On Tuesday, Amcu "workers presented a memorandum to management", Mathunjwa said on Talk Radio 702 on Wednesday.

"[The memorandum addressed] the issue of NUM not being de-recognised at the mine after failing to reach 50 plus one percent [representation]. The employer failed to answer ... our memorandum."

According to Mathunjwa, NUM and other minority parties at the mine signed an 18-month sunset clause to leave the premises. "That ended a long time ago."

But Baleni was adamant that Amcu's demands flew in the face of a peace accord that was signed in February by all the unions at Lonmin. "We signed that there would be freedom of association, and that everyone would respect the laws of the country," he said.

Lonmin had not been able to respond to a request for clarity at the time of going to print.

Amcu is arguing that NUM should abide by the agreement it drafted, and walk away from Lonmin as the non-majority party. However, NUM said that it had tolerated Amcu as a minority party, and Amcu should do the same for it.

"We admit that for many years on the issue of threshold, it was 50 plus one," said NUM spokesperson Lesiba Seshoka.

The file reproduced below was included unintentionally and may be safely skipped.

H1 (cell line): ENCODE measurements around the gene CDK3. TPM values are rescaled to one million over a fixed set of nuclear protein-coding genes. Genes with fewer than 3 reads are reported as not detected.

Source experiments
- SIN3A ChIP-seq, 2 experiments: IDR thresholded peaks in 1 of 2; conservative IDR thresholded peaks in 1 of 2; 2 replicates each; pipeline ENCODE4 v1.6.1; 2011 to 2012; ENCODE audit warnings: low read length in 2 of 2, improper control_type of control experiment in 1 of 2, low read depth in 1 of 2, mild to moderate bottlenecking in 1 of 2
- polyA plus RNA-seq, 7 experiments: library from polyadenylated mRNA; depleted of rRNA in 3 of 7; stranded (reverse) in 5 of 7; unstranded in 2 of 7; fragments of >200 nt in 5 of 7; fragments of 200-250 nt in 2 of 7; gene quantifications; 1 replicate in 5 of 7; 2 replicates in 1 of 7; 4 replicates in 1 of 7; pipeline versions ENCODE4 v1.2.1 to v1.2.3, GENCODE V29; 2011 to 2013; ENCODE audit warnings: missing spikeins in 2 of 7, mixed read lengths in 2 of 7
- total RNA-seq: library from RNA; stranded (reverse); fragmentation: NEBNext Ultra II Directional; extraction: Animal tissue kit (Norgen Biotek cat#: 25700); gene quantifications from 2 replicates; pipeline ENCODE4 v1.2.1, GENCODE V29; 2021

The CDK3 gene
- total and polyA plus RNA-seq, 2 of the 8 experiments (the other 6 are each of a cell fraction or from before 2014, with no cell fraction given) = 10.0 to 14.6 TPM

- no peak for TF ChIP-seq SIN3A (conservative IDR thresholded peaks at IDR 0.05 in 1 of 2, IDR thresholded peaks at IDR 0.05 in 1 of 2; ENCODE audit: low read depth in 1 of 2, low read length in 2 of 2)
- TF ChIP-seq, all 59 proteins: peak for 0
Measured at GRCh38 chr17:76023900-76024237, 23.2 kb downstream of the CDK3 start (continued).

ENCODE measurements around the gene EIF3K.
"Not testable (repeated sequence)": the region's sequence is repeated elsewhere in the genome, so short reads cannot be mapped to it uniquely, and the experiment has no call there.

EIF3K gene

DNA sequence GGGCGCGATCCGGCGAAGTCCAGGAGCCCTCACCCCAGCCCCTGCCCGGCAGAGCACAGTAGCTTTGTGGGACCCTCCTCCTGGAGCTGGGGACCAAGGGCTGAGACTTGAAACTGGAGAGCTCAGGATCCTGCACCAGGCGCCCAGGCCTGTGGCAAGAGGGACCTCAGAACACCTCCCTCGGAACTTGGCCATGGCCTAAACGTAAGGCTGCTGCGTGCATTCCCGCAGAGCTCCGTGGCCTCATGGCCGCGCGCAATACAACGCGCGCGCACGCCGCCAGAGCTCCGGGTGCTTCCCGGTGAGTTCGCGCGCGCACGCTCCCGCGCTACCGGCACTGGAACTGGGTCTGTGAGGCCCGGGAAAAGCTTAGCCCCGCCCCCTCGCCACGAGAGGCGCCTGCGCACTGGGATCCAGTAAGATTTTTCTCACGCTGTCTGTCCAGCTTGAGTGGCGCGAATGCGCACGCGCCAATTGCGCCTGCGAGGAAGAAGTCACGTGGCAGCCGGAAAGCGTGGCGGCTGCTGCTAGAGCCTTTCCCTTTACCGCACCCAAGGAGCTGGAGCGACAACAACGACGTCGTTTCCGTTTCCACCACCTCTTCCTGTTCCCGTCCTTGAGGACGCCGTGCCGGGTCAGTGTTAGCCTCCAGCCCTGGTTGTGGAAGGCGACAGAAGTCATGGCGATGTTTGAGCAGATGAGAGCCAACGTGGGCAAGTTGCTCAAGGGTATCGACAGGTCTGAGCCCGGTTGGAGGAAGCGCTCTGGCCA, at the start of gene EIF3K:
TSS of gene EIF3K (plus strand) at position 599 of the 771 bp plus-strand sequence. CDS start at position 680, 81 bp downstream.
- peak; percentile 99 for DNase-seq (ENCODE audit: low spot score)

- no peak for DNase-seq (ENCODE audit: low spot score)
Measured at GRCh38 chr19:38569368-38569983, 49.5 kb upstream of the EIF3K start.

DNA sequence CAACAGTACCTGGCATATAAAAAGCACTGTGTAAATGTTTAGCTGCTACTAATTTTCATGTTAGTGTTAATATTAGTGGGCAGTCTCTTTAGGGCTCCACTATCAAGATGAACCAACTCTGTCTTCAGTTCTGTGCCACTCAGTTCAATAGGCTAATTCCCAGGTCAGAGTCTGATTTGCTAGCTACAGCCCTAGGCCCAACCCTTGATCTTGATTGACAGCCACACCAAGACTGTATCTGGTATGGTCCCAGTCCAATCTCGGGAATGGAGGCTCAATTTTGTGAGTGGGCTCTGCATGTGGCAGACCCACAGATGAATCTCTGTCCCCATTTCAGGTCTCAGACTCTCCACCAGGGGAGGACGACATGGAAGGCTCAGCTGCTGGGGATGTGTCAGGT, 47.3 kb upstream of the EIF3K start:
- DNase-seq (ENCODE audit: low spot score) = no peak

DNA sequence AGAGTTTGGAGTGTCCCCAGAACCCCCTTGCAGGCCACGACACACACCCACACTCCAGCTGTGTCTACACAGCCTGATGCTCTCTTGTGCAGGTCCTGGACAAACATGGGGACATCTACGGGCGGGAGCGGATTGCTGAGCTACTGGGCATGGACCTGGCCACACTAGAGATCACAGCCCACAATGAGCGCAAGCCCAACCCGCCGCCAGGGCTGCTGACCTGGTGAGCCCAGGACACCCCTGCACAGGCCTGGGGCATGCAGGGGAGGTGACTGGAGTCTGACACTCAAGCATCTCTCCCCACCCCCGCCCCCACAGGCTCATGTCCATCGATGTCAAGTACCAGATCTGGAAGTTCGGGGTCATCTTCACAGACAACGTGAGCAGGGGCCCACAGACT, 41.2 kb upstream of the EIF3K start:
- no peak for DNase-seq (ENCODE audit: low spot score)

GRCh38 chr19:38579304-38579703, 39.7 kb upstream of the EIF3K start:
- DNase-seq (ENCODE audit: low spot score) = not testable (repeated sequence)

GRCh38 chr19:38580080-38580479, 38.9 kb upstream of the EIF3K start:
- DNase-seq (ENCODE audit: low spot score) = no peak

"As a union we have lost the majority at Lonmin," he said. "We are prepared to give Amcu the opportunity to lead. But they must give us the space to exist, as we did when they were a minority."

On Wednesday Mathunjwa said that the party was prepared to negotiate for unions representing 30% of the workforce or more to be recognised at the mines.

Political leadership and alignment
Nine months ago, analysts criticised the political vacuum surrounding the Marikana shootings. The space was somewhat occupied by former ANC Youth League leader, Julius Malema, who organised rallies and a memorial service for the deceased.

Mathunjwa noted the absence of a strong political leader. "We have written to the honourable [police] minister, Nathi Mthethwa several times on the matter, and he has not responded."

Mthethwa did, however, issue a statement condemning Tuesday's violence. "We condemn any senseless killing of any person and we will do our best as law enforcement to ensure that the perpetrators are apprehended and punished," he said.